We’ve talked about specialized jobs and the people who work them being an issue, but there are even more problems on the horizon. Did you know that there are many places where we are growing food that, because of one reason or another, we do not have enough people to pick, just rots away in the field? And that’s with the population we have now. Imagine 50% of those farmers and their workers gone. And if livestock count as life in The Snap, imagine half our meat supply totally vanished.

Enjoy that while you can, guys, cause that’s gonna be gone real soon.

And sure, maybe other planets in the galaxy don’t have this issue, but there’s also statically as many who would. Resources are not infinite and a lot of them are not sustainable. Food will go to waste, we will not have the ability to get the food we do have to everyone who needs it, we will run out of medicine and gas and clean water very quickly, especially if the wrong people are taken out of the equation. People are going to die from illness, starvation, bad water, and lots and lots of accidents, and let’s not forget natural disasters that happen every year that we have no way of stopping. Sure, we’ve still got Tony Stark running around, but one man can’t invent a thousand different solutions to the massive infrastructure holes left behind by millions of people disappearing. 

And all of that to say…

6) Recovery is not guaranteed

I don’t know what exactly Thanos thought was going to happen when 50% of all beings disappeared in an instant, but I do know he made a huge assumption: he expected most civilizations, if not all, to bounce back in time. And he was wrong.

Like we’ve discussed above, there are going to be tons of issues concerning immediate post-Snap deaths, suicides and trauma, lack of specialized people to keep large societies afloat and alive, lack of resources and the ability to get them where they need to go. When Gamora confronts Thanos about her home world, he says that the children of the next generation “know nothing but blue skies and full bellies” which…does he actually know that? And if that’s true, great, but there’s no guarantee that all these effect populations are going to bounce back soon, if ever.

Again, not surprising given that the guy thought pulling a moon out of orbit to attack his enemies was the smart thing to do.

We’ve got the people lost to extinction, and any species that relied on those species that are going to suffer. The dead are going to be piling up because of the number of issue we’ve talked about, and hey, you know what people tend not to do when they’re stressed out, malnourished, and know they might not get medical care? Have babies. You need people to refill all the empty spots in society if we want to run in even a semblance of how it used to. Sure, we’ll still have some successful pregnancies, but the infant mortality rate is going to skyrocket, even in developing countries, and that’s just the babies that make it to term. For all we know, we could hit the extinction threshold where we are no longer producing enough kids to sustain our existence, and this likely wouldn’t just be a human problem. And that’s if no wars break out.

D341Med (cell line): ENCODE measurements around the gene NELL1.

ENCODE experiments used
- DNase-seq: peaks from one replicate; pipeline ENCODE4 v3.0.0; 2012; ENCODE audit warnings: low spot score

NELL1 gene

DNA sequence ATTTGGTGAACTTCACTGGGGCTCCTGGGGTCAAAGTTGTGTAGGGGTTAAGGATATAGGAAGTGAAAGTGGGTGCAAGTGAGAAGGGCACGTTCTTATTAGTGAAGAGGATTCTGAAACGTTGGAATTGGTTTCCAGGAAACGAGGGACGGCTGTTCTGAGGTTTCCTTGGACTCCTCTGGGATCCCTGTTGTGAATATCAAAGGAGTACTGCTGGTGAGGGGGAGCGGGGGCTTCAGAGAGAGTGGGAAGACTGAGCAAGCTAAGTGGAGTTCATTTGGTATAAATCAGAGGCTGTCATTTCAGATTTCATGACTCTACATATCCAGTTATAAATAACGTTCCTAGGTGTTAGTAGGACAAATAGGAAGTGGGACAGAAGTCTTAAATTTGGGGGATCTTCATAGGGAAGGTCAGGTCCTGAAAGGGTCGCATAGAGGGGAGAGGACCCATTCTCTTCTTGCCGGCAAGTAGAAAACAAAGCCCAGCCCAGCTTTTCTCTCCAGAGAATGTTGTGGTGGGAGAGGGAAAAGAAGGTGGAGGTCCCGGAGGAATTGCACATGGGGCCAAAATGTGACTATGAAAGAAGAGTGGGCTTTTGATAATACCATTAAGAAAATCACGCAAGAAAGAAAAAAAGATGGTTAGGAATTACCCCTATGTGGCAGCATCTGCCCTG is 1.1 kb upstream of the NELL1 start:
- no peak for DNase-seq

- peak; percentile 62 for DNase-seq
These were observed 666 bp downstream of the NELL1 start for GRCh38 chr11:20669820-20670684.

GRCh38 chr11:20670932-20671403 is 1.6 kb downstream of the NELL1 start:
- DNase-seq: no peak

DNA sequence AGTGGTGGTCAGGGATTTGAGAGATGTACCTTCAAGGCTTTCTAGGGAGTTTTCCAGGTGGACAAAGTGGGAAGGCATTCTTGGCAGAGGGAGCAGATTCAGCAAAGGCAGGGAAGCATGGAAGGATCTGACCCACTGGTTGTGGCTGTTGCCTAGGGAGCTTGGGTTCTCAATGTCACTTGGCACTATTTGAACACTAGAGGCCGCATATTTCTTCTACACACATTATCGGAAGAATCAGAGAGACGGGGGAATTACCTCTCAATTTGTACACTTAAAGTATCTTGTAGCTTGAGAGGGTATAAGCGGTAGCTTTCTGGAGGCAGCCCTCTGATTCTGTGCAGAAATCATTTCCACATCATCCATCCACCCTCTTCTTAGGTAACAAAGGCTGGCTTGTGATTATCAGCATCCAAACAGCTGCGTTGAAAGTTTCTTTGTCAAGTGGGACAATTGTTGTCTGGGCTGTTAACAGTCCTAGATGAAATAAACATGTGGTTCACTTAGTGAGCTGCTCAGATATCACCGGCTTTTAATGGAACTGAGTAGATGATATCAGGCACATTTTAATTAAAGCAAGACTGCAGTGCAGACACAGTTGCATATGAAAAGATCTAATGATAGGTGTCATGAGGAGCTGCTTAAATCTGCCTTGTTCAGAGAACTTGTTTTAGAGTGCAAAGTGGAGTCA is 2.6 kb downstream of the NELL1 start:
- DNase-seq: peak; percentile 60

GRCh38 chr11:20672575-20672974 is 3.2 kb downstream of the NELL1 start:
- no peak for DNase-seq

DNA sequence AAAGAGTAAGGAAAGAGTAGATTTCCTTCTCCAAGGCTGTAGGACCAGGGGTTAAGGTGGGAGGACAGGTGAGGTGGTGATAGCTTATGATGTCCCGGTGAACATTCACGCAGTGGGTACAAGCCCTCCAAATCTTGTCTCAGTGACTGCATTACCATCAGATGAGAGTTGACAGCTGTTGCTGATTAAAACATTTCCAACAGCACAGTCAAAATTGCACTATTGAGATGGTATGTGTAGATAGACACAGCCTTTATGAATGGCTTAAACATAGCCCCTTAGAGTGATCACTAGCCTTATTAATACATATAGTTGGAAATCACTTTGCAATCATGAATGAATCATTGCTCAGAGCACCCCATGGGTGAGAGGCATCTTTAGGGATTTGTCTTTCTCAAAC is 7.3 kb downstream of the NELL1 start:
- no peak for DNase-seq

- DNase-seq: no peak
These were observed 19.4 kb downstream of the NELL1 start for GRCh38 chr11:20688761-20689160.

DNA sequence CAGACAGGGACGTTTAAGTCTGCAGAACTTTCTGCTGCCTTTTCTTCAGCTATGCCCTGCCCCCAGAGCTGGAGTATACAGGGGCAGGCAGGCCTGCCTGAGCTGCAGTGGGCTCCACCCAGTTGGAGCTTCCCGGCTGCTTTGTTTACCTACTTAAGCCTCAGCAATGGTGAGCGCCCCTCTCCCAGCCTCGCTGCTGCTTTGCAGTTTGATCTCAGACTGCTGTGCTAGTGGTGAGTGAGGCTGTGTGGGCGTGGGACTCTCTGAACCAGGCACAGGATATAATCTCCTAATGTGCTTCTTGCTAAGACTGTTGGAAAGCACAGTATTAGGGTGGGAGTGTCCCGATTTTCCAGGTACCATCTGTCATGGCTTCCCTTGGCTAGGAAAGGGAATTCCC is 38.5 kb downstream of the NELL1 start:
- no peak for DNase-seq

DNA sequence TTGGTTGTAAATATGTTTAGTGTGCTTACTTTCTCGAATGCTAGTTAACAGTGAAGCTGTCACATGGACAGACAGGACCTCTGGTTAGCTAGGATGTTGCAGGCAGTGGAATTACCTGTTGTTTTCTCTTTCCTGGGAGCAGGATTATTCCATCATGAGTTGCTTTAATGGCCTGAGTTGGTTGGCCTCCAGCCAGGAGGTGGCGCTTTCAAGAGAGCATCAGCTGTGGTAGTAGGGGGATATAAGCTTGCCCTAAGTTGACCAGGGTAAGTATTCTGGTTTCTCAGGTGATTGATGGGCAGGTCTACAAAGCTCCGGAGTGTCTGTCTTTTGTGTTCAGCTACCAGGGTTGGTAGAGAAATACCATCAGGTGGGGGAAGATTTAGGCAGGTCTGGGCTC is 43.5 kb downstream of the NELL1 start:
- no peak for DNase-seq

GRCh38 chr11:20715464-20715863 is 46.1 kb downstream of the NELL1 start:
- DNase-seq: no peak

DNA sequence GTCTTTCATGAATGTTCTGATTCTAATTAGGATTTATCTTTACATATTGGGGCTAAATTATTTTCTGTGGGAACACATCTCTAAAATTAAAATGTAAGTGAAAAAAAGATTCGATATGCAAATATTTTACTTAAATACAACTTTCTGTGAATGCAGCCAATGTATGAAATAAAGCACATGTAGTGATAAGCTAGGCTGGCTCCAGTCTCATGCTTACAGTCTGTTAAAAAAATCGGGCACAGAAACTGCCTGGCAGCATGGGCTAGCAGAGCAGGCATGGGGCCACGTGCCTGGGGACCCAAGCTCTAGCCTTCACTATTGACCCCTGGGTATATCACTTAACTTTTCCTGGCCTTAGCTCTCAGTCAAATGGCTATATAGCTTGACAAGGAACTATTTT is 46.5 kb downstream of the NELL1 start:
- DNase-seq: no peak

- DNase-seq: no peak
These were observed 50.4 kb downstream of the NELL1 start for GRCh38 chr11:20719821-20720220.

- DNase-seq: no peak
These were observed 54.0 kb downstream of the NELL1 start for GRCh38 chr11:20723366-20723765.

Life is resilient, sure, but it’s not perfect, and getting new species to appear in the wake of these disaster could take centuries, millennia even, if it happens at all, assuming the climates are still hospitable to the life in that area. So yeah, if Thanos wanted to rebalance the universe, he didn’t even the scales with his little plan, he threw a boulder at it and broke the whole thing, and now we’re all spiraling towards massive extinction on a near galactic scale.

Good job, buddy. 

About The Author

Sara Roncero-Menendez

A reporter by trade, Sara is a lover of horror, sci-fi, and all things pop culture. From indies to classics to even the strangest schlock, all movies and TV shows are fair game. She believes Batman is the most fascinating superhero, and that Silent Hill is one of the best horror franchises ever made (as long as you don't count the movies).Fun Fact: The only movie Sara will not rewatch is The Room -- once was more than enough.